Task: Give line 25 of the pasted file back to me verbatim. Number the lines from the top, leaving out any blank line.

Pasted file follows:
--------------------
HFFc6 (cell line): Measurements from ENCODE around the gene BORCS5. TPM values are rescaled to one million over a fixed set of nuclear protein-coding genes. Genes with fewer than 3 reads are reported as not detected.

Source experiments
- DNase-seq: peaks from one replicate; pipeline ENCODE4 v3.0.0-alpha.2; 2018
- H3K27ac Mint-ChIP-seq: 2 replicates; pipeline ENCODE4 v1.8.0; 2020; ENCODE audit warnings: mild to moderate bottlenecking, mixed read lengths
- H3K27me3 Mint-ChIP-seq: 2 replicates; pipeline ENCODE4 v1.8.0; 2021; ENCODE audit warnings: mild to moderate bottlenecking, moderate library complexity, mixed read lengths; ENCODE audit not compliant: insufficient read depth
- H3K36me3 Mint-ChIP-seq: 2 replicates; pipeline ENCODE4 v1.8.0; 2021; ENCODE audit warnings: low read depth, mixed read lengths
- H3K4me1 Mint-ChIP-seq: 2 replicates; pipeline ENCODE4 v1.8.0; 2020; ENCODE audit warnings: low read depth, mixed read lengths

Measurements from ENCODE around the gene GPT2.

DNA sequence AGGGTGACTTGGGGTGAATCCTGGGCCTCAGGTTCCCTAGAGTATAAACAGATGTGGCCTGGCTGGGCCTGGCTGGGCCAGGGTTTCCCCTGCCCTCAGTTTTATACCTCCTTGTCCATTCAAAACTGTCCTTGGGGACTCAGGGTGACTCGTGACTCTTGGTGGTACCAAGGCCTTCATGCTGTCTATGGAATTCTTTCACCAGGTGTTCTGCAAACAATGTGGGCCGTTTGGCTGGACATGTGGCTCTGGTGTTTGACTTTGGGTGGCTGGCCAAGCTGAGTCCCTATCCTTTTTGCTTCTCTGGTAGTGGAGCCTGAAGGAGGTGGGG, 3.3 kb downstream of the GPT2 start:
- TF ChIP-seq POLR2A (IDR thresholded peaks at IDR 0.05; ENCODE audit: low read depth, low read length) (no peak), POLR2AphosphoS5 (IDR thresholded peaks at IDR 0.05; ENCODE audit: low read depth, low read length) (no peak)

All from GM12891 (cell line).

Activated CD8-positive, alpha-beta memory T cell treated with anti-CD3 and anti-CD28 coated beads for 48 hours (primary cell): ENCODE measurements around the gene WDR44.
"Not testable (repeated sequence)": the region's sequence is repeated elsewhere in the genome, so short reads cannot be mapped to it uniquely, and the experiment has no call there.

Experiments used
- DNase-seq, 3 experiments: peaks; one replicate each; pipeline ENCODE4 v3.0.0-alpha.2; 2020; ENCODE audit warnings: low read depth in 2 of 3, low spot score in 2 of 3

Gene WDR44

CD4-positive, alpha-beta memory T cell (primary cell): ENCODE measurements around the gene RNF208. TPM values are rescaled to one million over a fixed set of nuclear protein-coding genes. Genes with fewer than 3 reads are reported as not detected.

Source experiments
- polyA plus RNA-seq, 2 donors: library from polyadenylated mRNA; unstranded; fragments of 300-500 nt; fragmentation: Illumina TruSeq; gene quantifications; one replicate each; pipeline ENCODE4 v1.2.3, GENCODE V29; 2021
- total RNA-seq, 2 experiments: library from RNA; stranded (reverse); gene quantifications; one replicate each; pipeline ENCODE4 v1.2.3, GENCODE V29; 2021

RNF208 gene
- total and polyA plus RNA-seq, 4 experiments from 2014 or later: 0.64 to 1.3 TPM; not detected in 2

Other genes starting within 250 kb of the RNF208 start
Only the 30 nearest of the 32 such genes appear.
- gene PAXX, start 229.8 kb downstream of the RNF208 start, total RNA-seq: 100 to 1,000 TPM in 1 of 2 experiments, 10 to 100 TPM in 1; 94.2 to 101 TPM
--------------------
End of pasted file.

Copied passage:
- gene PAXX, start 229.8 kb downstream of the RNF208 start, total RNA-seq: 100 to 1,000 TPM in 1 of 2 experiments, 10 to 100 TPM in 1; 94.2 to 101 TPM